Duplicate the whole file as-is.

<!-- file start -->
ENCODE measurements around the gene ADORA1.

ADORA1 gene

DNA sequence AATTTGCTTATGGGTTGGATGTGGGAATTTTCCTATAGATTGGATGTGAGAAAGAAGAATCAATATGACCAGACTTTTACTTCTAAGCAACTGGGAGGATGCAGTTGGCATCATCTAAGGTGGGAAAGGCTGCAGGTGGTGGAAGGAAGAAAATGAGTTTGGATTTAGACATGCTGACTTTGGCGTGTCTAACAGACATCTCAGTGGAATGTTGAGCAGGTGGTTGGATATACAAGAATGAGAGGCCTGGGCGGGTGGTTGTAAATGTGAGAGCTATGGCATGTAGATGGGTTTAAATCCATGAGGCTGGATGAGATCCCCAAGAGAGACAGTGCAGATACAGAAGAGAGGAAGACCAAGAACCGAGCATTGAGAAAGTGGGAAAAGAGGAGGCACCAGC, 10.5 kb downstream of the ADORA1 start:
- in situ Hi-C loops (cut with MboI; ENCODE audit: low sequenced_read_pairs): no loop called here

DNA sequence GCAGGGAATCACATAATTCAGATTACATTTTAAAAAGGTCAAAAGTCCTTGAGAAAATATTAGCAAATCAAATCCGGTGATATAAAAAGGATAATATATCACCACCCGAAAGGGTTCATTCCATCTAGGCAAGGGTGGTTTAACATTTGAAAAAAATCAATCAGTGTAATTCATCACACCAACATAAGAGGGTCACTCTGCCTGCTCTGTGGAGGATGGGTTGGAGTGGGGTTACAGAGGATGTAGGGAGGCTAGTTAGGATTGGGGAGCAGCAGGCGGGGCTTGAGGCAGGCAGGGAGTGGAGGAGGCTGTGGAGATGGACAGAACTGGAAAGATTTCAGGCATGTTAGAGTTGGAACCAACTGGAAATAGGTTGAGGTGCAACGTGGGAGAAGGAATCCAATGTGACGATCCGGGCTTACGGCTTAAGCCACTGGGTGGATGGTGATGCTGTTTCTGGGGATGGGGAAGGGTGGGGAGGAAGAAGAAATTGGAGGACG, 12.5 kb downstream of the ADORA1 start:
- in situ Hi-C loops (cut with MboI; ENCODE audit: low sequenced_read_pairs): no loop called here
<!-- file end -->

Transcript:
ENCODE measurements around the gene ADORA1.

ADORA1 gene

DNA sequence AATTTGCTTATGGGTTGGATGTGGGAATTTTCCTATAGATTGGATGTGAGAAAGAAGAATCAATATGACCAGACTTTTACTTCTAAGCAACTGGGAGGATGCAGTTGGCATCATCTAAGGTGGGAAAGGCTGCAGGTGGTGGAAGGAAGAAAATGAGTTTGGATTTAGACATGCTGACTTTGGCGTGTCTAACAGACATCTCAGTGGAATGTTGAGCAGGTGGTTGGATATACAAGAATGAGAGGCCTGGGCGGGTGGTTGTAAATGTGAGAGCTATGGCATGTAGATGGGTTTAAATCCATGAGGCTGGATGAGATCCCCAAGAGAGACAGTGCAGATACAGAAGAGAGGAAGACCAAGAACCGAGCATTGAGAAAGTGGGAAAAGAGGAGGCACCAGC, 10.5 kb downstream of the ADORA1 start:
- in situ Hi-C loops (cut with MboI; ENCODE audit: low sequenced_read_pairs): no loop called here

DNA sequence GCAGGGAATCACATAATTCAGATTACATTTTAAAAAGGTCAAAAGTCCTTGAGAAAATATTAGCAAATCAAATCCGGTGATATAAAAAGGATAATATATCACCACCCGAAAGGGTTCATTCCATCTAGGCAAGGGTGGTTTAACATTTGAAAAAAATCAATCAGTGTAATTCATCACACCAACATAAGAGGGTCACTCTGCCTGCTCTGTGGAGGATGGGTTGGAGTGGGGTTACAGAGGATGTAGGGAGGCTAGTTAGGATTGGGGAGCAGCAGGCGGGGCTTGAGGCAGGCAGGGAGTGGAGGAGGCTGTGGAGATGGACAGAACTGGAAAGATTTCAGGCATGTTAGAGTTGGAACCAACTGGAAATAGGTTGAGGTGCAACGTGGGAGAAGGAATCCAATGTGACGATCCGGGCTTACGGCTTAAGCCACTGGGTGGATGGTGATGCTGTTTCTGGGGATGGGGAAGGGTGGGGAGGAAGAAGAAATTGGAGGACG, 12.5 kb downstream of the ADORA1 start:
- in situ Hi-C loops (cut with MboI; ENCODE audit: low sequenced_read_pairs): no loop called here